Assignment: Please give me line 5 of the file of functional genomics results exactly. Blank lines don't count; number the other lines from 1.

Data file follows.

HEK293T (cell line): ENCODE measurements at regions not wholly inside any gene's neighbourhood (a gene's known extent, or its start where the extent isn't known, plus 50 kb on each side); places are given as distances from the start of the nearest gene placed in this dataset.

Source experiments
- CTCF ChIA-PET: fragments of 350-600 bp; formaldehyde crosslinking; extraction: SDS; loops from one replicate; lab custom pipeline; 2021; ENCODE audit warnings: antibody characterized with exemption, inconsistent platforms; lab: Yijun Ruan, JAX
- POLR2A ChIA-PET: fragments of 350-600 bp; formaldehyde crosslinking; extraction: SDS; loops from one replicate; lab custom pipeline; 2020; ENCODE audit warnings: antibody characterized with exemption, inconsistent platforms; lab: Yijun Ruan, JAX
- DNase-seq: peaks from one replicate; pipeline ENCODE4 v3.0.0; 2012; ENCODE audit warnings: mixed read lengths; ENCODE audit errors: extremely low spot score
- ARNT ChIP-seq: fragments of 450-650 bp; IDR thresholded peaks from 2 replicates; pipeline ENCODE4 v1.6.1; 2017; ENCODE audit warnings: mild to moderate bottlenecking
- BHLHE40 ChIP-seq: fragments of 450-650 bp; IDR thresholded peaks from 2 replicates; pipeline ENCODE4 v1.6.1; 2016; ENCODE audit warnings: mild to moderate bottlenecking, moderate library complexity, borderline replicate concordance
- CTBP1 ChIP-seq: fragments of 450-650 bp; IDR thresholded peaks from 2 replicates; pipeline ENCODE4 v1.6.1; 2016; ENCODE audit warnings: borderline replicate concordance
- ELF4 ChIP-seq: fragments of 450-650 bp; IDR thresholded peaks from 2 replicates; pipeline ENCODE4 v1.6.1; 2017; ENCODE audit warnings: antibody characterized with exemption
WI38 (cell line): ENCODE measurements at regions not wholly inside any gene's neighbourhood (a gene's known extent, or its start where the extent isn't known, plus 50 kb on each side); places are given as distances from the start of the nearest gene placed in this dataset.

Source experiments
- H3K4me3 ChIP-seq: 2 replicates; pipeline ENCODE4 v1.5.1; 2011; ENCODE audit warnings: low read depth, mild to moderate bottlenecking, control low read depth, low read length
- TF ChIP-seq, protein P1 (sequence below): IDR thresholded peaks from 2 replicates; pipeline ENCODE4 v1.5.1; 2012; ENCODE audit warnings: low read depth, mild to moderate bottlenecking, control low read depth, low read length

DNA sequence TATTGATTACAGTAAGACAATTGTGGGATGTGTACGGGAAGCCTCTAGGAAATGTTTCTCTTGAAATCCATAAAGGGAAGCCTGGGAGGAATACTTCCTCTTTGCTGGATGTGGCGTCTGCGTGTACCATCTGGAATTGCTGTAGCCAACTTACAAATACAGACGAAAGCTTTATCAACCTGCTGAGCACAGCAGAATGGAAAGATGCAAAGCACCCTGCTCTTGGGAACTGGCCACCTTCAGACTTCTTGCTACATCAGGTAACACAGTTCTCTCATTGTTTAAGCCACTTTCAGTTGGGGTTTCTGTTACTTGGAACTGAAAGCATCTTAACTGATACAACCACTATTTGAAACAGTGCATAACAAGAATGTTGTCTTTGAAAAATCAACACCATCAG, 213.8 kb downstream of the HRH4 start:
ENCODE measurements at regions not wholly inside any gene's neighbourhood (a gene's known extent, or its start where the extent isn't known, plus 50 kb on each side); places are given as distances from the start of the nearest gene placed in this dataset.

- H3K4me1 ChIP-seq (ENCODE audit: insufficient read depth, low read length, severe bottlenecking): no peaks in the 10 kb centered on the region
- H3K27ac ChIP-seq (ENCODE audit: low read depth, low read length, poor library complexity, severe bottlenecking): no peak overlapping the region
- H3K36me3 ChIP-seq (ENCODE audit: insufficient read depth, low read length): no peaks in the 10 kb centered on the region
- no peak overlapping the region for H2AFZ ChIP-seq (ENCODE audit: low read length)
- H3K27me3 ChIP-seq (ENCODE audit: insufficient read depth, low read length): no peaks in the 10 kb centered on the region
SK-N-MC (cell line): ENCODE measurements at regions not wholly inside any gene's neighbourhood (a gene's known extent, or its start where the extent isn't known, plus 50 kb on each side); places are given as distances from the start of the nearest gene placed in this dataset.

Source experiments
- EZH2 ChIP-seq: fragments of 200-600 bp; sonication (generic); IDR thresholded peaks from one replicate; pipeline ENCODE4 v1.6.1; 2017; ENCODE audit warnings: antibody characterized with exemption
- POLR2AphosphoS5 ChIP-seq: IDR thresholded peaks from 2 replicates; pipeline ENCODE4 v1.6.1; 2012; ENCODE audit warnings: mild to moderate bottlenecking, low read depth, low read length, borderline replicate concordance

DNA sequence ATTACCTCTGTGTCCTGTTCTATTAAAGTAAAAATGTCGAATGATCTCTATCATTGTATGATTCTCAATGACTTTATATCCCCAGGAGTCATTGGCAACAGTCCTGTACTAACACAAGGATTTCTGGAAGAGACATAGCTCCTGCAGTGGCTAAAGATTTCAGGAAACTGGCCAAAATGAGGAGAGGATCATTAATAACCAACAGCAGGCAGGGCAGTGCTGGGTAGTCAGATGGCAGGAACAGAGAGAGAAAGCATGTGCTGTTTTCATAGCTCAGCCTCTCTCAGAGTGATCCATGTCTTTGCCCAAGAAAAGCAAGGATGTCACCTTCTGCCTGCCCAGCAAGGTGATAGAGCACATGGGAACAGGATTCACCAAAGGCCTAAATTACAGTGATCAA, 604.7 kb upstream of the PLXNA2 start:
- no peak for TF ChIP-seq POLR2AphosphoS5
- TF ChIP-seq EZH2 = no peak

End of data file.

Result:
- DNase-seq: peaks from one replicate; pipeline ENCODE4 v3.0.0; 2012; ENCODE audit warnings: mixed read lengths; ENCODE audit errors: extremely low spot score